There’s a moment during the opening scenes of The Lego Batman movie (which is a FAVE) when two coworkers are saying goodnight to each other; as one of them drives away, the other one notes “Man I really like that guy. I sure hope nothing bad happens to him.” Meanwhile, the one who is driving away sings a little song to himself: Nothing bad ever happens to me.
I sing that song to myself often. Because it’s funny. And it’s catchy. And for me, it feels true. Even now, in the middle of this pandemic madness (note: middle. MID.DLE – not end. Put that mask on!) I sing that song, because in the scheme of things, nothing bad ever happens to me. Of all the things that have been lost in the dumpster fire that has been 2020, the only immediate casualty in my life has been my job. Which isn’t a great thing to have happen… but again, in the scheme of things, all things considered, nothing bad ever happens to me.
Which is ironic considering how badly I wish so many things had happened differently.
The world is full of grief and grieving every single day, in a million normal and anticipated ways, but the current scale is something new. And for those of us who have escaped relatively unscathed with our health and our nearest & dearest, the toll hasn’t been as high, but not-as-high is not the same as non-existent. There has been a toll. The world is wide and wild, so there may well be someone out there who was planning to spend the majority of 2020 confining themselves at home, locked away from their world. Someone who just happened to be way ahead of the flatten-the-curve curve and is now living their best life, right on time. But the rest of us? We had plans. Or at least ideas, even if only vague ideas, of places/people/things we would go/see/do… never imagining this kind of sudden and comprehensive inaccessibility. How could we? It happened, is happening and I still can’t imagine it. So I sit at home. I sleep. I don’t sleep. I eat. I don’t eat. I watch TV. And play MarioKart. And I grieve. I never mean to, but some days are just suddenly and inescapably heavy. And I wonder why, because I’m fine (nothing bad ever happens to me), but then I remember that this was not the plan.
So I let myself grieve. And I realize I’m good at it. I’ve been here before. Have already lived here for years. In that space where I’m fine: I’m healthy. I have friends and family that I love, I have things to do and projects to work on, moments of joy doing things I enjoy – nothing bad ever happens to me. But this was not the plan. To be single. No kids. No significant success. To be reconfiguring my faith after a life lived so faithfully for so long. This was not the plan.
Nothing bad ever happens to me, but looking back, before there was 2020, for me, there was 2017. I mean, there was 2017 for all of us, obviously, but for me it was a doozy. I can see now that it was both a dividing line and an imperative knot joining so many of the threads of this current tapestry, but at the time, it just felt like loss. I lost the cat I had belonged to for 16 years, being devalued in a business deal cost me a friendship and some of my art, I moved for what I think was the 12th time in five years and I left the megachurch I had been part of for 11+ years, the megachurch that had been an outsized arbiter of my worth and my faith, while wielding outsized influence on thousands with a deeply superficial theology. And none of those things happened suddenly, each situation had been escalating and/or declining in health for awhile, but still – it was a lot. And it was just the beginning. Ultimately, it was all leading here. And what does here look like?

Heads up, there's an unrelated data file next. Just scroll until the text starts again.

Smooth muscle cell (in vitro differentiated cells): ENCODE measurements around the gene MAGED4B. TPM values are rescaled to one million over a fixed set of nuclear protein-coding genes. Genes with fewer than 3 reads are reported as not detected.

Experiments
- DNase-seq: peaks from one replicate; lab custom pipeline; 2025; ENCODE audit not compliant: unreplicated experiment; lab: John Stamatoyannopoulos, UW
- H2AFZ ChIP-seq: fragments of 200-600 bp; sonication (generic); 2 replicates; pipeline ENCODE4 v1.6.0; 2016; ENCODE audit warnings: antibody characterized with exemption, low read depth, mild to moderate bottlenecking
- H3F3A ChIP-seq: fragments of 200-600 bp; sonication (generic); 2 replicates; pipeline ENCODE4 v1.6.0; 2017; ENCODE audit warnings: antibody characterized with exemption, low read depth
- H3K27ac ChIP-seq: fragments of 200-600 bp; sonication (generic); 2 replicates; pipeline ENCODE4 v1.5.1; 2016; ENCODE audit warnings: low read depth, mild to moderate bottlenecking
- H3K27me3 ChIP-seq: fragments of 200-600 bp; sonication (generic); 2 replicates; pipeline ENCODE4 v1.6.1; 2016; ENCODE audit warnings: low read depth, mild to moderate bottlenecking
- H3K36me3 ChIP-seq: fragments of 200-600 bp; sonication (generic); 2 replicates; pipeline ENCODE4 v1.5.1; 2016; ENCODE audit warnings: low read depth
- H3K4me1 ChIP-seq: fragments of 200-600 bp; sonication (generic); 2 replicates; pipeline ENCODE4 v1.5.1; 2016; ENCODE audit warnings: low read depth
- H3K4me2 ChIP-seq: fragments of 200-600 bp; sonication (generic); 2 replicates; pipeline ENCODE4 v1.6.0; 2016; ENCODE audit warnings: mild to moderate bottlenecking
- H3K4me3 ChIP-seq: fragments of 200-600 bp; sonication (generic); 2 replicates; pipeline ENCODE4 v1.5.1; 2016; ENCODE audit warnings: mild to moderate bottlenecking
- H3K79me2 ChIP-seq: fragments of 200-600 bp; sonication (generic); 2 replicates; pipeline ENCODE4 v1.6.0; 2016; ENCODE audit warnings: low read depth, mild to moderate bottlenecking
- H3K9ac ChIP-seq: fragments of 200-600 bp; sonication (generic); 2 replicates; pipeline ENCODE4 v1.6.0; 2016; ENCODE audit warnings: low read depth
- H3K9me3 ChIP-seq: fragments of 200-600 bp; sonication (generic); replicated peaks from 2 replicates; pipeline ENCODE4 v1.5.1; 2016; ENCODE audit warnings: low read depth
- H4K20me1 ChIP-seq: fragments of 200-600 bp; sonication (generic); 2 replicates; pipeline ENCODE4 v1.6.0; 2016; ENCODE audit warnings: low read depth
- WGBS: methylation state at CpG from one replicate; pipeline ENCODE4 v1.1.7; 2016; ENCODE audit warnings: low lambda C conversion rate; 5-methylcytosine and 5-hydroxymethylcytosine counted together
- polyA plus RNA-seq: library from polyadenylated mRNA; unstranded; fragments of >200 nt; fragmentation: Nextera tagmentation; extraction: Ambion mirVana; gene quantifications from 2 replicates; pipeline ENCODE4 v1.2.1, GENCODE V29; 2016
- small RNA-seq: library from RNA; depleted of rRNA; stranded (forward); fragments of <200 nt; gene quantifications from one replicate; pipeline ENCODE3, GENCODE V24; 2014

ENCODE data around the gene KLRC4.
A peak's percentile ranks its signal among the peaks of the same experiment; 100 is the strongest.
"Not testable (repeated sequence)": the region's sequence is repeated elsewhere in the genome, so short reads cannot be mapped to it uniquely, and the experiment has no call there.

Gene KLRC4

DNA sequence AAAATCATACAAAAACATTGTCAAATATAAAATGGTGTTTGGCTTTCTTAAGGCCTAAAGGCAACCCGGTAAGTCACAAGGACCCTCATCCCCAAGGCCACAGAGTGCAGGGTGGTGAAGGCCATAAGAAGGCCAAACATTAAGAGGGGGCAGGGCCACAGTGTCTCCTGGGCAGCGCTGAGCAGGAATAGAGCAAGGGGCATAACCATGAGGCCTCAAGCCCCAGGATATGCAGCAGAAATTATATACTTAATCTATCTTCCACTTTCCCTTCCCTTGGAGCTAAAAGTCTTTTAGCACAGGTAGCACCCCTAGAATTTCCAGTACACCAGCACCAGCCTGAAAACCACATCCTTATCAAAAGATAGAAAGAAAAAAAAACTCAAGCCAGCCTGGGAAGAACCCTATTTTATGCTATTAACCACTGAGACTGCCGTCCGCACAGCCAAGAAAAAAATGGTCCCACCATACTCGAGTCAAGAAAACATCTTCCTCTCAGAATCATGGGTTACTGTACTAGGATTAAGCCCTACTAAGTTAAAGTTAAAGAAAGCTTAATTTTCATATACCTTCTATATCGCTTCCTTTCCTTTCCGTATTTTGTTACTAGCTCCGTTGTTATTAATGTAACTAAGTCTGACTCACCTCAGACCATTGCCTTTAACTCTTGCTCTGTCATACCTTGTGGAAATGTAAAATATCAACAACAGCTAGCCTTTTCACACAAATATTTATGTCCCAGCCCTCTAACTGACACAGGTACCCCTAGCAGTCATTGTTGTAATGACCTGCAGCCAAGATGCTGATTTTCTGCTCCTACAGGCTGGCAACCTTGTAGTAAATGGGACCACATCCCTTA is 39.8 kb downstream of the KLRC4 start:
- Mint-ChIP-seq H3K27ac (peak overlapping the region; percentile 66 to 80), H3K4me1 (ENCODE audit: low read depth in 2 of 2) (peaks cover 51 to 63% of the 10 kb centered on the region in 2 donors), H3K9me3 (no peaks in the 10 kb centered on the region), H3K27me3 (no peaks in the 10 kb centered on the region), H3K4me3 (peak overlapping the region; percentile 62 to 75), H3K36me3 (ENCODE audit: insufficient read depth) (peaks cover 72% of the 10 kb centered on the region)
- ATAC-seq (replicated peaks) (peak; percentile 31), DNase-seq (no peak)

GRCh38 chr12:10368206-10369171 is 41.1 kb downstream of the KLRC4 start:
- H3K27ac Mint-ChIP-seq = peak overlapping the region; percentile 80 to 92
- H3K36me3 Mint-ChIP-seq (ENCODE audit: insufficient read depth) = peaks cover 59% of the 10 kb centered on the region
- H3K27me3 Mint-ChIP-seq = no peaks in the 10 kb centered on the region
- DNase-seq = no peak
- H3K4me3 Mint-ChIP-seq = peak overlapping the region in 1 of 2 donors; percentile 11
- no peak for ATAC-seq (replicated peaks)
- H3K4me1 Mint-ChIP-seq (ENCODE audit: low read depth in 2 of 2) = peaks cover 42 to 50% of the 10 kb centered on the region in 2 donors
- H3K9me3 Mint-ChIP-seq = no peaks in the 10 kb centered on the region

Here looks like me no longer being part of any church and never wanting to again. Here looks like me having more questions than answers and being just fine with that. Here looks like me believing Evangelical Christianity has done and is doing more harm than good on the issues of justice, equality and sexuality. And here looks like me reckoning with the damage done – to me and by me – all the years I spent propping up the propaganda.
When I left that megachurch, it was after years of conversations with minimal movement on issues of equality. My basic working theory boiled down to the Lord’s Prayer and the line “as it is in heaven” – churches, more than any other place on earth, should look/feel/move/think like Heaven, so in a place as diverse as New York City, what message was I supposed to take away from a leadership structure skewing so heavily white, male and married? Representation matters because misrepresentation mars, it reinforces messages about who is worthy and who is not. Messages that are harmful enough on their own, but when combined with a theology that celebrates prosperity as a result and sign of God’s pleasure, it’s super harmful. And stunting.
So I grieve. The years lost to a religious system that was built by and for people more interested in securing their place in the status quo than in changing it. And no, I’m not blaming everything on that megachurch, my indoctrination was lifelong. In fact, I have a lot of gratitude for Hillsong and the wealth of artistic angst and fodder it has provided. And so I write. (And now I podcast!) To try to find some purpose in all this grief. And to send up flares for others caught out here. Because what a time to be alive, what a time to be aware and what a time to have nothing but time to think. So as 2020 is winding down, I’m looking at 2021 with zero expectations as I’m more certain than ever that nothing is certain and truly anything (good, bad, indifferent) is possible. And so I am highly skeptical, often sad and more scared than I care to admit, but at the same time… I’m hopeful. And why shouldn’t I be? Nothing bad ever happens to me.